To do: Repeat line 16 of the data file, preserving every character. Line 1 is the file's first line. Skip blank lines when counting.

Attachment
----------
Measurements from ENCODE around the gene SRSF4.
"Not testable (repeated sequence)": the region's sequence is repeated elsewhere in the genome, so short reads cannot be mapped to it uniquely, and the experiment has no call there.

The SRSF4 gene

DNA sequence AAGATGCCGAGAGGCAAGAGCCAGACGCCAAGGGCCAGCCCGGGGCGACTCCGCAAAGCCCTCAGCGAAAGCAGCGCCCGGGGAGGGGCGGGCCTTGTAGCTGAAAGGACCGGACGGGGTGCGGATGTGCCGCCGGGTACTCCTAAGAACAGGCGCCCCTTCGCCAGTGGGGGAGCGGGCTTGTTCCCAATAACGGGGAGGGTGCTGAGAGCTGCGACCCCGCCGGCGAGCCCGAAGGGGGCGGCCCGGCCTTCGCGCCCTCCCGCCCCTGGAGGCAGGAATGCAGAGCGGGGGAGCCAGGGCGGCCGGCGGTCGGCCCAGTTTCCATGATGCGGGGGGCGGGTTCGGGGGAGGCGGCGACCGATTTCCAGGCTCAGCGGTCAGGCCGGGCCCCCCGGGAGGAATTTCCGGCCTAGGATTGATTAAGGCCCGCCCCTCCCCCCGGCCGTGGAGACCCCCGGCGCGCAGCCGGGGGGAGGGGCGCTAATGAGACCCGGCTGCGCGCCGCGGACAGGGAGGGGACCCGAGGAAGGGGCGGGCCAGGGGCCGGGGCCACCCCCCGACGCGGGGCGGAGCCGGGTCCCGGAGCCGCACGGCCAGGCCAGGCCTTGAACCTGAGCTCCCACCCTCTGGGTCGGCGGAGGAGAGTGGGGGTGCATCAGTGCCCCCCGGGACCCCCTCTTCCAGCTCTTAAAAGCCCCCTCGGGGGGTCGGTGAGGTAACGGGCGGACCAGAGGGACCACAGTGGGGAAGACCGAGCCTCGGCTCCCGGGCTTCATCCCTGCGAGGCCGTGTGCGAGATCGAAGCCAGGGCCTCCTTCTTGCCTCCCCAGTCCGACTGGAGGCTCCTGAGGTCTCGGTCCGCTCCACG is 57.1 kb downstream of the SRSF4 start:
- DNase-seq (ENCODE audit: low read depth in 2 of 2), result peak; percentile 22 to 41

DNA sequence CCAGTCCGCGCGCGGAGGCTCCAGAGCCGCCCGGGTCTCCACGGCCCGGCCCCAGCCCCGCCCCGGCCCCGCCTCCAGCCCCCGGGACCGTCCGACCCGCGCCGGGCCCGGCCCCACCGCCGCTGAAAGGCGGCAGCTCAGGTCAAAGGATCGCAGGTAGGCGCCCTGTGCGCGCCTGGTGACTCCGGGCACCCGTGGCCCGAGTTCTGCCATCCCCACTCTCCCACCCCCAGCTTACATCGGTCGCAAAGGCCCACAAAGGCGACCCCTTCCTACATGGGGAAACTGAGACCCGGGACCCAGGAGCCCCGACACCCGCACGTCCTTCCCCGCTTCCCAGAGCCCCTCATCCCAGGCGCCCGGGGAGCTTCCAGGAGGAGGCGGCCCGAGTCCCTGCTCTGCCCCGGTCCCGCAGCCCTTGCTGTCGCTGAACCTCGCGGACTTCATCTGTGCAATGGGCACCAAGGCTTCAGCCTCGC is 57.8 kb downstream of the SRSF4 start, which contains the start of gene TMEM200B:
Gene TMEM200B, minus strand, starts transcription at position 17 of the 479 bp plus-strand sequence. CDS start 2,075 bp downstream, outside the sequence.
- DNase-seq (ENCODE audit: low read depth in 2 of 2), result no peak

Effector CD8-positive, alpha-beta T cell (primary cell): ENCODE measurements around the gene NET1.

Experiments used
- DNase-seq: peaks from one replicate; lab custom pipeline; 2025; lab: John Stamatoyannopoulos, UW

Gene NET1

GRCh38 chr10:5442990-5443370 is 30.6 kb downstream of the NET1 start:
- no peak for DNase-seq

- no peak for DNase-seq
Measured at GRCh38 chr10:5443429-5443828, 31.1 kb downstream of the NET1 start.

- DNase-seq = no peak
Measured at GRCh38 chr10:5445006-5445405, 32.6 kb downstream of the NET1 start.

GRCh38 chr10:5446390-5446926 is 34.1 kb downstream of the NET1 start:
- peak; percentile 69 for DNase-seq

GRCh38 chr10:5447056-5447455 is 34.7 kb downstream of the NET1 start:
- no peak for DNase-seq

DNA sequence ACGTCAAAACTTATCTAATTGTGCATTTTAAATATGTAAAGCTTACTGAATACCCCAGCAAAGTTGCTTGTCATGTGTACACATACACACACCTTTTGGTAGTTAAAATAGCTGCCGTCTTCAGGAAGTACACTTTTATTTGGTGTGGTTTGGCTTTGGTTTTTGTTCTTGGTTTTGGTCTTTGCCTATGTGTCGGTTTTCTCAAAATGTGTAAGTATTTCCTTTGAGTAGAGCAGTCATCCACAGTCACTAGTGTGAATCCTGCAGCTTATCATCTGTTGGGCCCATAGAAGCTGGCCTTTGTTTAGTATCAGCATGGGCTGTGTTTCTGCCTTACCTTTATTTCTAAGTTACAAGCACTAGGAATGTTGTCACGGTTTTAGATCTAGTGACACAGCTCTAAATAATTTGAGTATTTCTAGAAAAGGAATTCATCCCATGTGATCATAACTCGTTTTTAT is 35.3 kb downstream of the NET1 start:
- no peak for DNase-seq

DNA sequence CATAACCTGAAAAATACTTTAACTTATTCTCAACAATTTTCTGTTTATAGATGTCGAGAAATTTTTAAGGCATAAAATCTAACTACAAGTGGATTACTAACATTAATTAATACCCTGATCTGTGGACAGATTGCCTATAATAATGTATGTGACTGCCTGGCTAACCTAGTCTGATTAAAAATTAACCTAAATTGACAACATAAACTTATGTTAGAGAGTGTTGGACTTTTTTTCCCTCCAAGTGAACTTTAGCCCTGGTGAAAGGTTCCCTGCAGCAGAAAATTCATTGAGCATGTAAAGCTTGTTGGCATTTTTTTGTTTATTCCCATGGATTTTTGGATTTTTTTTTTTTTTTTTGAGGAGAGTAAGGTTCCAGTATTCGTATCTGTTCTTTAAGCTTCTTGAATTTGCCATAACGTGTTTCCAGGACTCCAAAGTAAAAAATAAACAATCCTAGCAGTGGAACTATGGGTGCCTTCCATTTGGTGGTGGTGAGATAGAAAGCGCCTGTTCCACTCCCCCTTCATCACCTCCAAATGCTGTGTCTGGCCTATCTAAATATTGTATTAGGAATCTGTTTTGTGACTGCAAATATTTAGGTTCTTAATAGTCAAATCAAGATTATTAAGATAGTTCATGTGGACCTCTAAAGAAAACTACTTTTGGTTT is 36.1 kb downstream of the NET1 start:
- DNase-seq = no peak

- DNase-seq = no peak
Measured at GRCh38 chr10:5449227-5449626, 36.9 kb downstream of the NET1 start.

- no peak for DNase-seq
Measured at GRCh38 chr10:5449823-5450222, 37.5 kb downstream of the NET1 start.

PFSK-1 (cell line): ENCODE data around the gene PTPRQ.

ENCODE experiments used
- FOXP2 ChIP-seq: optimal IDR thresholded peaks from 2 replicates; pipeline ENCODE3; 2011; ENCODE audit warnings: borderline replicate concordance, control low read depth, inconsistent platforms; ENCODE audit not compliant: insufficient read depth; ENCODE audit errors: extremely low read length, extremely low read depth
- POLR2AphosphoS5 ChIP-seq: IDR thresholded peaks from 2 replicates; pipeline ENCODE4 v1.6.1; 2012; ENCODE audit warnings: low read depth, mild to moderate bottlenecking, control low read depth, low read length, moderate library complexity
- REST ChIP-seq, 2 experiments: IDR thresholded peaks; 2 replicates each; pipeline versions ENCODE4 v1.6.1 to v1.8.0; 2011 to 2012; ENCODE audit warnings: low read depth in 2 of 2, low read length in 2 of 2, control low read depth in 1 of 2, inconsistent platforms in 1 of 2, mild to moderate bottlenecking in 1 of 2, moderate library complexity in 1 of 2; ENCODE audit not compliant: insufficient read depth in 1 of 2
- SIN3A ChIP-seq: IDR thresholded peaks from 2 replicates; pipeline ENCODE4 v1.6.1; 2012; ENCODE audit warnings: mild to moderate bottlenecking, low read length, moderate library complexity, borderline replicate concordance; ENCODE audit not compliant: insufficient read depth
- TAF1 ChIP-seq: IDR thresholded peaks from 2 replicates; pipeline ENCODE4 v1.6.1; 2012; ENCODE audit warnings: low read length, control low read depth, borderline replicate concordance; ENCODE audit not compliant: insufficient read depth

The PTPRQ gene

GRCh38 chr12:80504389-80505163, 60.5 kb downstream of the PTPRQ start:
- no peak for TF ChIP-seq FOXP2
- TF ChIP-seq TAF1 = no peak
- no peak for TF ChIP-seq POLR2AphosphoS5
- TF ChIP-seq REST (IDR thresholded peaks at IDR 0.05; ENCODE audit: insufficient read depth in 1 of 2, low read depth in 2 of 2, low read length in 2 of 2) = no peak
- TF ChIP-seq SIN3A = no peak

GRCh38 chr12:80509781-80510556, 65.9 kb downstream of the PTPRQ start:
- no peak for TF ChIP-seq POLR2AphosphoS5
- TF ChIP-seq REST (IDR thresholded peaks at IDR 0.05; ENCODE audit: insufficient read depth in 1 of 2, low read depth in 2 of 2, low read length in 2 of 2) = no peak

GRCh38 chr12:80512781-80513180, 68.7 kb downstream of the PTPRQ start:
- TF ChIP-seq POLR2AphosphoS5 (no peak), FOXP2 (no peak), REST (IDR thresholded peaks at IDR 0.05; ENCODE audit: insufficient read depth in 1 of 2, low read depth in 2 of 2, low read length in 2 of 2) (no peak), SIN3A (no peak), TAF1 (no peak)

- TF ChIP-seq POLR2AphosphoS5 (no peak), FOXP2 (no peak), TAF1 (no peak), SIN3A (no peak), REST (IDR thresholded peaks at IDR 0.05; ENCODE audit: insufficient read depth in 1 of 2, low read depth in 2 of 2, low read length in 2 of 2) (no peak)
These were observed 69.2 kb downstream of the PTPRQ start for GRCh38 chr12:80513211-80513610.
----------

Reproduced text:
Measured at GRCh38 chr10:5443429-5443828, 31.1 kb downstream of the NET1 start.